2013 DiPerna Lectures

The 2013 DiPerna Lecture was given by Alan Newell (University of Arizona) on January 24, 2013, 4PM in 60 Evans.

Phyllotaxis as a pattern forming front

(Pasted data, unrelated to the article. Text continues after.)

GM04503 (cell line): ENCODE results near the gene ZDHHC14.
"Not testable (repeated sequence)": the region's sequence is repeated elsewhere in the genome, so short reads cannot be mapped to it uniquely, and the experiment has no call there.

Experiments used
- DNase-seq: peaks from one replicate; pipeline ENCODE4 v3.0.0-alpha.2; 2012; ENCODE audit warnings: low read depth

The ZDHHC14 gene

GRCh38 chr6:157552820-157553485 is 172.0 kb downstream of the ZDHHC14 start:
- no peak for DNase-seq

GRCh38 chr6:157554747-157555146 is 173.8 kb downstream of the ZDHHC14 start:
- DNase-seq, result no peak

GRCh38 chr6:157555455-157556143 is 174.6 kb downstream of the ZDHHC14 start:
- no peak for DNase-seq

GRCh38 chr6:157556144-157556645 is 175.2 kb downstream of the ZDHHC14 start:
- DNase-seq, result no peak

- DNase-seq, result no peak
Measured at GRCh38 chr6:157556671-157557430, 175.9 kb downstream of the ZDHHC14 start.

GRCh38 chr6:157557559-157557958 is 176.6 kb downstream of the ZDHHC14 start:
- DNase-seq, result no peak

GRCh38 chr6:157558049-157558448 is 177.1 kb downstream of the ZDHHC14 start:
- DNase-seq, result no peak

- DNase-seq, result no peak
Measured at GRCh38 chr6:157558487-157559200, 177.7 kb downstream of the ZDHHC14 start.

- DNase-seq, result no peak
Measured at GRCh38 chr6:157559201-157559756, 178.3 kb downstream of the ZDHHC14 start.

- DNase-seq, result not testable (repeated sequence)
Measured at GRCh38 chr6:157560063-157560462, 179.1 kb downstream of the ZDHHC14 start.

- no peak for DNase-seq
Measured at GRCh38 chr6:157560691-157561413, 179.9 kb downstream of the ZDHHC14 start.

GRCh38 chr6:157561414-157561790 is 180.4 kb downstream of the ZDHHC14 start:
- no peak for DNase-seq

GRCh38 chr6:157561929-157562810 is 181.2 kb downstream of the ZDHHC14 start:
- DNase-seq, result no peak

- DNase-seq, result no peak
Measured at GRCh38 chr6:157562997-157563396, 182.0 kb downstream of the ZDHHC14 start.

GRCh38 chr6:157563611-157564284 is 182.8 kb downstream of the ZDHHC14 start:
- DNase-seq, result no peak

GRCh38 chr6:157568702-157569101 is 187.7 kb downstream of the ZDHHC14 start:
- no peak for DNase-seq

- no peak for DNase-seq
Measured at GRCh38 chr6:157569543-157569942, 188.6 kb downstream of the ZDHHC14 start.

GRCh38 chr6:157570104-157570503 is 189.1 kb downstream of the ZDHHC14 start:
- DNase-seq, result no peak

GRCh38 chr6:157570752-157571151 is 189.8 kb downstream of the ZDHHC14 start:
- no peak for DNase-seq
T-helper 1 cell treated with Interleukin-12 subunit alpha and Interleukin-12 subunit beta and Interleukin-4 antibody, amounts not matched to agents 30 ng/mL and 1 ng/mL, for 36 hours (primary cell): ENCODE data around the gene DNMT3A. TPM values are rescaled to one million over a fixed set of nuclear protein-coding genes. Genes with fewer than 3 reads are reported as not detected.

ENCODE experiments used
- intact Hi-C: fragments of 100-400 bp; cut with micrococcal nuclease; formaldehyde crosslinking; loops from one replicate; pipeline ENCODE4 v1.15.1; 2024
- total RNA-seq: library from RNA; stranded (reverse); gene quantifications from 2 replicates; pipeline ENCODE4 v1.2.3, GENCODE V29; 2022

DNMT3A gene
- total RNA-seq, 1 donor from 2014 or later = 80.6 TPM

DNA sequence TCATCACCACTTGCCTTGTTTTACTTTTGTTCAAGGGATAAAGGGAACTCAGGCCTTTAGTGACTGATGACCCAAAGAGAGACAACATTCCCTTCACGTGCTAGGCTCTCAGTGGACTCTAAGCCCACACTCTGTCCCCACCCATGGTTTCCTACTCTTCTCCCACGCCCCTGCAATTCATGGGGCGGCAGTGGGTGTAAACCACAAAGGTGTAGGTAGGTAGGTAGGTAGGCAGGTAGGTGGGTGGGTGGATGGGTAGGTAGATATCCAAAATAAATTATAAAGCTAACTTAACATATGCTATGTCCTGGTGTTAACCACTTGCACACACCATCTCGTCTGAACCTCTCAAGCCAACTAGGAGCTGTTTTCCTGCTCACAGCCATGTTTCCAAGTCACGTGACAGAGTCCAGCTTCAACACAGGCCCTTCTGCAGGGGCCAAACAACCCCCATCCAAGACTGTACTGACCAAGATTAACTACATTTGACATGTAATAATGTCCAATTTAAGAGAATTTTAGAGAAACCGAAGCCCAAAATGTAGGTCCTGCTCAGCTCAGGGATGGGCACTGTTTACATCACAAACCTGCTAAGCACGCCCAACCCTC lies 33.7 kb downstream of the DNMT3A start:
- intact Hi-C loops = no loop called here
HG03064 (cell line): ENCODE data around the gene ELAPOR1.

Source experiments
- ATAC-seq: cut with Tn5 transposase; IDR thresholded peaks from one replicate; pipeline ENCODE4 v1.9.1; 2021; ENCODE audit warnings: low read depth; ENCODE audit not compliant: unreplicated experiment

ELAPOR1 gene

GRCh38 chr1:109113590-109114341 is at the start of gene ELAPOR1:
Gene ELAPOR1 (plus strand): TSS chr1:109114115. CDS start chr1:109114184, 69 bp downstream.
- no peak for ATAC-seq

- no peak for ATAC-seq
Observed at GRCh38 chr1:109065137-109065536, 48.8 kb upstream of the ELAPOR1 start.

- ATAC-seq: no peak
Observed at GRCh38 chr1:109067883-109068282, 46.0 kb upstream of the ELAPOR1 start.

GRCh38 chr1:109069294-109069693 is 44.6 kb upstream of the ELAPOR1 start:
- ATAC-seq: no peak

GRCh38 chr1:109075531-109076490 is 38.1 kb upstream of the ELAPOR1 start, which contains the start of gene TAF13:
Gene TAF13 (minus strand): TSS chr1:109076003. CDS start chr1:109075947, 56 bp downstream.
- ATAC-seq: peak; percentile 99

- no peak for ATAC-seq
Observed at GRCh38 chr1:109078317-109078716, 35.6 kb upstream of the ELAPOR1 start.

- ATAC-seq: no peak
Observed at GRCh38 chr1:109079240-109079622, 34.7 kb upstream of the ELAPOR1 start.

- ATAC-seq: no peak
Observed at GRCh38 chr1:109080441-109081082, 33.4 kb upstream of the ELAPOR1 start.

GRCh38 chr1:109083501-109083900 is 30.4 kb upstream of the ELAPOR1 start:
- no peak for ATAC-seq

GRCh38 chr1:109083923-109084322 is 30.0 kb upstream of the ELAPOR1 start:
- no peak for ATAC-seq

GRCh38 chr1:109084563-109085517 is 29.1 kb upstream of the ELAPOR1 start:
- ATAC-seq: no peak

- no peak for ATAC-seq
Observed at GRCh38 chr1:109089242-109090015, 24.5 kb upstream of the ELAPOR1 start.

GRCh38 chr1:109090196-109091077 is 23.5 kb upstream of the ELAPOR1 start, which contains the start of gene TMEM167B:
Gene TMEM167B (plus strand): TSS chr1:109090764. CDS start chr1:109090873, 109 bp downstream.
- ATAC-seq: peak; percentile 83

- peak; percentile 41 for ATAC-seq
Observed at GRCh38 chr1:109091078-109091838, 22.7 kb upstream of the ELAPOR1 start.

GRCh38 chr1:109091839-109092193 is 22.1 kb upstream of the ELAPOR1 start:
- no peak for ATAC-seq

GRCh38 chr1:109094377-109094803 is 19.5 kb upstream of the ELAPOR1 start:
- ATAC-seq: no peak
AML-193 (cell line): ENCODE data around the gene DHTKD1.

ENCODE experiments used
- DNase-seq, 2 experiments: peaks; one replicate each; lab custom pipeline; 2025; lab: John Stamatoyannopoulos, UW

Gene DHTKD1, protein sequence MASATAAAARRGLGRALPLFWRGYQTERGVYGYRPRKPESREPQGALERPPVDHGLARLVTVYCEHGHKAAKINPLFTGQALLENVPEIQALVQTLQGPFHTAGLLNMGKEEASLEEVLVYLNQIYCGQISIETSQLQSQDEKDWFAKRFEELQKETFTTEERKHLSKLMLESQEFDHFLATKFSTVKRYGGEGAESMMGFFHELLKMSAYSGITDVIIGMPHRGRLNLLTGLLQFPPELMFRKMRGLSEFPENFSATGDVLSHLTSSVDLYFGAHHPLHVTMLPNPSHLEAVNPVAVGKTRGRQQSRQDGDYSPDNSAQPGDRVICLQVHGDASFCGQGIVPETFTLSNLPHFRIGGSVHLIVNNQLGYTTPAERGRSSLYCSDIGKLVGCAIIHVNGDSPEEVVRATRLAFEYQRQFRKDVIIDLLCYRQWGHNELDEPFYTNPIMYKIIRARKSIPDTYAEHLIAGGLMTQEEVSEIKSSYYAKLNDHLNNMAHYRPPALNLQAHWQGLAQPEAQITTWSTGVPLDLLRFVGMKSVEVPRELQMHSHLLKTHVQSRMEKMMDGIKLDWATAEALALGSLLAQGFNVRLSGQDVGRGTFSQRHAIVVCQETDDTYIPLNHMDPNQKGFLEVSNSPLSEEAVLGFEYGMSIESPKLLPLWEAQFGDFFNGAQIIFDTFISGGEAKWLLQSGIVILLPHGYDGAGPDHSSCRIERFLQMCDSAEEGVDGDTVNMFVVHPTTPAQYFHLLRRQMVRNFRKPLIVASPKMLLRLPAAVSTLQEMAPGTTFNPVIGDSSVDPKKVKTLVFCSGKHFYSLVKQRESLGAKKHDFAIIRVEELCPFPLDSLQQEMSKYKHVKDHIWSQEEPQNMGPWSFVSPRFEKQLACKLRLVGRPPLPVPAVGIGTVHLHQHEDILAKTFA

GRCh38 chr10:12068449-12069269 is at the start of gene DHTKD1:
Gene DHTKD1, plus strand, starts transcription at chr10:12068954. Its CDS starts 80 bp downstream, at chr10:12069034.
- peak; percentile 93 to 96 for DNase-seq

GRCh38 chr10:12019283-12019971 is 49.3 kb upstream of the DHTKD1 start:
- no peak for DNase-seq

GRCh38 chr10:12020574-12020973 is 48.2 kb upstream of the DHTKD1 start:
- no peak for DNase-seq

Abstract : Science is littered with the debris of unsolved or incompletely solved problems which many modern scientists ignore in their mad marches on to the new frontiers at the outermost reaches of the real and parallel universes and the worlds of fundamental particles and unified field theories. Simple everyday examples are the waves on the surface of the sea, the earth's magnetic field, the flux of turbulent water down a pipe as a function of pressure head and, of prime interest for this lecture, the intriguing and beautiful phyllotactic configurations near the growth shoots of most plants. The fact that in many cases, phylla (flowers, leaves, bracts, florets) lie on intersections of families of spirals enumerated by consecutive numbers from Fibonacci sequences has been known for over four hundred years, since the time of Kepler, but to date there is still no widely accepted theory which can explain all observations. Nevertheless in recent years there has been significant progress, both experimental and theoretical. In this lecture, I will outline what that progress has been and tell you about our (my colleagues in these efforts have been Matt Pennybacker, Patrick Shipman and Zhiying Sun) own idea which is that the phyllotactic configurations and surface deformations on plants are "pushed" pattern forming fronts initiated by instabilities with biochemical and mechanical origins. I will discuss the connections of our results with the cellular automata, optimal packing approaches of Adler, Douady and Couder and Atele, Gole and Hotton and also suggest circumstances in which Fibonacci patterns can be considered universal.